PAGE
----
REYKJAVIK (AFP) — As Icelanders suddenly find themselves in the eye of the global financial storm many are seeking stability and solace in luxury goods like Rolex watches, which unlike their plunging currency are unlikely to devalue.
As Iceland in recent weeks has teetered on the brink of bankruptcy, Frank Michelsen, the Nordic country's only Rolex vendor, says he has seen a "significant increase" in sales.
He refuses however to reveal his figures for fear of being accused of taking advantage of the crisis.
"Customers want something they can hold in their hands," Michelsen told AFP.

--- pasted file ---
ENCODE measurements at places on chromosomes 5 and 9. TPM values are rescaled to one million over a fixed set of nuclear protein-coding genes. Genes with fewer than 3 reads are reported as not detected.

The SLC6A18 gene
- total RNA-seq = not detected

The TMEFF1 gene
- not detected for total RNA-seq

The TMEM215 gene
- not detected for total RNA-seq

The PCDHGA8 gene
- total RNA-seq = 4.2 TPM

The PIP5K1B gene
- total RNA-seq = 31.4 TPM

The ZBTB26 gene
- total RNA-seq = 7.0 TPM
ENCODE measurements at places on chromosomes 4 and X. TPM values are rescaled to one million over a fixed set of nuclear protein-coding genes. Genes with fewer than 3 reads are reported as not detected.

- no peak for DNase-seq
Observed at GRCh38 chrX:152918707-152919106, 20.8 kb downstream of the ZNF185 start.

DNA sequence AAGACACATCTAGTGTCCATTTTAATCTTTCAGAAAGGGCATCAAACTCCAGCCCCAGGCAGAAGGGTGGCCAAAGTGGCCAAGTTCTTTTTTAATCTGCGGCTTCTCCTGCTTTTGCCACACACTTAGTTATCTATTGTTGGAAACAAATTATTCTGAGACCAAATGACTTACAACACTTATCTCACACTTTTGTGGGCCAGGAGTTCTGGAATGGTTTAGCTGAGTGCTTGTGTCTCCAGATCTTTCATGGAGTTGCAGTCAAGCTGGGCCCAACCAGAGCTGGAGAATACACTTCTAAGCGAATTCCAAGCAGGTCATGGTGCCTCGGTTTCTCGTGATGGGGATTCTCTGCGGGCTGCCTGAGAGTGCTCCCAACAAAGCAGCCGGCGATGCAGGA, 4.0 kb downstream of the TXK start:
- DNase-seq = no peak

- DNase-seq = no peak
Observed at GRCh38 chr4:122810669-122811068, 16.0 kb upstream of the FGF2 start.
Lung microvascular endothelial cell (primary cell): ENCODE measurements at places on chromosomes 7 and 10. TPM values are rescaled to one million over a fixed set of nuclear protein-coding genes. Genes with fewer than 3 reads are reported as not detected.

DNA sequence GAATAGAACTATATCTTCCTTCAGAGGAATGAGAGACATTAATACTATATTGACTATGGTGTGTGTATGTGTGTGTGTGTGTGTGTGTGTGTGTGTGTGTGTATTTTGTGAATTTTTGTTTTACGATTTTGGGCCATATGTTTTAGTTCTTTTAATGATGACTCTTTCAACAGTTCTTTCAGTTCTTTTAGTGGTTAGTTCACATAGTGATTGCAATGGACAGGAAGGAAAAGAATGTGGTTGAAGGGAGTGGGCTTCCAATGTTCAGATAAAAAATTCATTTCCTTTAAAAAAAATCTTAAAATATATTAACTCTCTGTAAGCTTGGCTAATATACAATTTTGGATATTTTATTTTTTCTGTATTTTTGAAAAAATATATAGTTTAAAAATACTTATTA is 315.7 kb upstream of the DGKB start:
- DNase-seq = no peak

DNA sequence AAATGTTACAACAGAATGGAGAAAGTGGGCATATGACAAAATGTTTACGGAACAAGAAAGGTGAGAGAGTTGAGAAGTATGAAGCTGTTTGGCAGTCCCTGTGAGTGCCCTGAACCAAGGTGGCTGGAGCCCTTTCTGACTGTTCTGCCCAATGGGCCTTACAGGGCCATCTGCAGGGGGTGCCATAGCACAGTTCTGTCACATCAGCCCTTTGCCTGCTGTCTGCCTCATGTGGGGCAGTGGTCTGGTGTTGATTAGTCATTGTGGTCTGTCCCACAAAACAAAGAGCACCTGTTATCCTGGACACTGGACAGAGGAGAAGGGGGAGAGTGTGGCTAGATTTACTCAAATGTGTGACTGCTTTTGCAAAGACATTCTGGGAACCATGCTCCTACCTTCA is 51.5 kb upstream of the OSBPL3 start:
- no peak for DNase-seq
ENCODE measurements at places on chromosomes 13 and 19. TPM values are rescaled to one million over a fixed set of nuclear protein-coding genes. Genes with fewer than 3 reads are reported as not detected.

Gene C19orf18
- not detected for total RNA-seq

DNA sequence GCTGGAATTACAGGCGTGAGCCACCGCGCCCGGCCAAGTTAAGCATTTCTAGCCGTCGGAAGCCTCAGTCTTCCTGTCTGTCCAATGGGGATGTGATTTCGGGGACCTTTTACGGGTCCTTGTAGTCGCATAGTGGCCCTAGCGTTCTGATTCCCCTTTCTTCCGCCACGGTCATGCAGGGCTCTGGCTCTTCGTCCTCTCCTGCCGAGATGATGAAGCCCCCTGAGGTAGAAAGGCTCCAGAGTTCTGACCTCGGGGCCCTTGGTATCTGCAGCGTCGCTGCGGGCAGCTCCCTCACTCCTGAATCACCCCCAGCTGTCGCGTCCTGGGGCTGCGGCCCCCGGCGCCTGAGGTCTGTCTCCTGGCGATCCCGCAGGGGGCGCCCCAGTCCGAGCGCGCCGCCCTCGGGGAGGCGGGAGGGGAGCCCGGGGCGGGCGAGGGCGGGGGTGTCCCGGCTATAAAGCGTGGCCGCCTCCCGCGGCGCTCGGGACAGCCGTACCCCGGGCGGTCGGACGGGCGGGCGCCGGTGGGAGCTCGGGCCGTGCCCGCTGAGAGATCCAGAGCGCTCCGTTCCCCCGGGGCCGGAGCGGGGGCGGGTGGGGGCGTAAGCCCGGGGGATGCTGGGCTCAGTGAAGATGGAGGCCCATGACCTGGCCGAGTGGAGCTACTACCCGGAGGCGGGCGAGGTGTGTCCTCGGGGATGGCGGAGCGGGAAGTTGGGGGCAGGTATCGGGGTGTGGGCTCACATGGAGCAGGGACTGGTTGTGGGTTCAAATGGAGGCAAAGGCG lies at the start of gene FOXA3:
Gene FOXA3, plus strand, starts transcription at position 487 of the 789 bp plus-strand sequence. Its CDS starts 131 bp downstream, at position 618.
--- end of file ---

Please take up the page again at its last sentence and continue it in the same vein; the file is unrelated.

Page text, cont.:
"They don't trust figures on computers because they've already seen these figures vanish just like smoke," he said.
In the past year, the Icelandic krona has lost more than 40 percent of its value compared to the euro and the dollar, paving the way for the dire lack of liquidity that in recent weeks has caused the island's entire financial sector to collapse.
Most of Michelsen's customers are Icelanders who snap up a number of the luxury watches, which cost several thousand euros/dollars a piece.
Since the devaluation of the krona has yet to be fully reflected in shop prices, Icelanders who do not decide to hold onto their luxury purchases for future generations stand to make a pretty penny by re-selling the watches abroad.
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